Stories about Burundi
Many reporters and activists have fled the country, and some are even missing.
“The Human Rights Situation in Burundi Is Deteriorating: We Need a New Approach to Show the World What is Happening”
"Strained relations in Burundi are causing price hikes and making life very difficult for the population. We need an urgent resolution to the Burundi crisis".
Over the past several months, Burundi’s ongoing political-security crisis has exacerbated diplomatic tensions and local economic decline.
The government's denial of Jean's detention has left his friends and colleagues fearful that authorities may be concealing information on his whereabouts or death.
"I was paralyzed by the idea of exile. This is the first time I had decided to flee the country without knowing exactly when I would return."
"Thank you #EnfantsDuPays for making sure Burundians do not die 'twice.'"
Government critics are rejected as plotting or linked to insurgency, while government supporters and security services employees become collectively associated with authorities' repressive tactics.
Two blocked radios are permitted back on the air, arrest warrants were lifted and some prisoners to be freed -- yet many remain unconvinced about the government's good intentions.
"Why do you harass the only independent media left to us?"
"...we could never have imagined that the government had developed a plan for the total destruction of the media..."
"...if the Burundian population remains poor, with all of the problems that come with a large population and a small territory, the country will always have violent cycles."
In countries with few leading figures capable of securing the role of head of state, constitutionally mandated political changeover can be a real constraint on the political process.
Two students, Moctar Dembele and Gerard Niyondiko, might have just made a major contribution to reducing the morbidity of one of the deadliest diseases in Africa.
Arbitrary Arrests, Cybercrime, and Mass Mobile Adoption: Monitoring Digital Rights in Sub-Saharan Africa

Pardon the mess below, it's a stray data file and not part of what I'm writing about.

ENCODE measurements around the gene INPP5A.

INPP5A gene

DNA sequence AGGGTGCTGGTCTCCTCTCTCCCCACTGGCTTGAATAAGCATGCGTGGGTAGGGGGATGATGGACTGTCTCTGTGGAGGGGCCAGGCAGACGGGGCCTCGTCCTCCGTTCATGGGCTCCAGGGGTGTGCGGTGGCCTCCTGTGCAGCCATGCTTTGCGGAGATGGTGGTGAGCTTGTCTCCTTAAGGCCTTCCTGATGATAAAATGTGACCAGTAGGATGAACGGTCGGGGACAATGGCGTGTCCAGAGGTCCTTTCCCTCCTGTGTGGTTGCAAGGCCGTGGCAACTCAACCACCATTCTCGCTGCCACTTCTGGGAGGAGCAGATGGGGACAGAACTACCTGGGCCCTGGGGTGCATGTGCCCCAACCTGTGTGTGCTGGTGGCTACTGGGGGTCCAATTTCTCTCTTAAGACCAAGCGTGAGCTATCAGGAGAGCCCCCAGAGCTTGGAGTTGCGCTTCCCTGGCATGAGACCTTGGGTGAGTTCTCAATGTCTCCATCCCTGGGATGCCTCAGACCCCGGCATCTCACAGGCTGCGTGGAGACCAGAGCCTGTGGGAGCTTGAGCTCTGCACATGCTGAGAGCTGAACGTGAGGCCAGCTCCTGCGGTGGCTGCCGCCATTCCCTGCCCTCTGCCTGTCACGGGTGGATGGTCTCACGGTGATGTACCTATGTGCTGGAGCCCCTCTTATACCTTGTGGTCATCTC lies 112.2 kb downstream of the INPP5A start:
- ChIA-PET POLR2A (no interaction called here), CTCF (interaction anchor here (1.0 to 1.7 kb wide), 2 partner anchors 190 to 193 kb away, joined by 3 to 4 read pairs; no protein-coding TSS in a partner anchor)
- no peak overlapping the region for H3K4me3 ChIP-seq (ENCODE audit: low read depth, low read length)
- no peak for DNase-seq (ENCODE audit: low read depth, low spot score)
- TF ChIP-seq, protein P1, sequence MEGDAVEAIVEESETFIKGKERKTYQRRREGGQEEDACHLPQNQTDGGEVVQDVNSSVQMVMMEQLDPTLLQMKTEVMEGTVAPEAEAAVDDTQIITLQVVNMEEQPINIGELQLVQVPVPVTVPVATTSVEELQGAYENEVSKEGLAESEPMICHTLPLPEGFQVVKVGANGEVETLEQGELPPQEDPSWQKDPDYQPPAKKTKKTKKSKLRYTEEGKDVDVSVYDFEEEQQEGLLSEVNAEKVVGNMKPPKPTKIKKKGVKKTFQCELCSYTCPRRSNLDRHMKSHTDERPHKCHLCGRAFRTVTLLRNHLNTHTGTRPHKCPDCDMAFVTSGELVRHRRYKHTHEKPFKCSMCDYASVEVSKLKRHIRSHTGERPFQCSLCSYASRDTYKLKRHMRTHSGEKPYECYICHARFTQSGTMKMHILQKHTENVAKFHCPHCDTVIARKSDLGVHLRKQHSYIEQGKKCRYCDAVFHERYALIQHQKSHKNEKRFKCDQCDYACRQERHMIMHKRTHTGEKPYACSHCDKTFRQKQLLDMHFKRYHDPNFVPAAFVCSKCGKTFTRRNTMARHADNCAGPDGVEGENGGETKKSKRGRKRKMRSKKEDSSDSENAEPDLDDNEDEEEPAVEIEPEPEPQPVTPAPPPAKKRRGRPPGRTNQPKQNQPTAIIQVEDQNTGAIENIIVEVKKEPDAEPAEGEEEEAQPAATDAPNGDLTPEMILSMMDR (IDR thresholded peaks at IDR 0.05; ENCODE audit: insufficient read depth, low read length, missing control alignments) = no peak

Global Voices speaks to Tom Rhodes, the East Africa representative for the Committee to Protect Journalists, about the state of freedom of expression online in Sub-Saharan Africa.
20,000 Nigeriens took to the streets in Niamey, Niger on June, 6. There are multiple causes for the protests: endemic poverty, mediocre governance and restricted free speech are among the...
Mass riots and a failed military coup followed Burundian President Pierre Nkurunziza's attempt to extend his two-term limit. The president of Uganda is seeking a fifth term.
Celebration and jubilation near Presidential offices in Bujumbura after the overthrow of Nkurunziza. #BurundiCoup pic.twitter.com/WhJzXKfS69 — Robert ALAI (@RobertAlai) May 13, 2015 Following incumbent Burundi President Nkurunziza's candidacy for a...
Following Burundi President Nkurunziza's announcement of his candidacy for a third term (unconstitutional by Burundi's existing law), a massive humanitarian crisis has hit the country as at least 50,000 refugees...
Wekesa Sylvanus hopes that 2015 will be a year of free and fair elections in Africa: https://wekesasylvanus.wordpress.com/2015/02/18/will-2015-be-a-year-of-free-and-fair-elections-in-africa/ Since the advent of multi party democracy in Africa, electoral contests have become...
Fifteen African countries including Madagascar are potentially at risk since they have the same environmental characteristics as affected countries. The prime minister says Madagascar is prepared, but others are doubtful.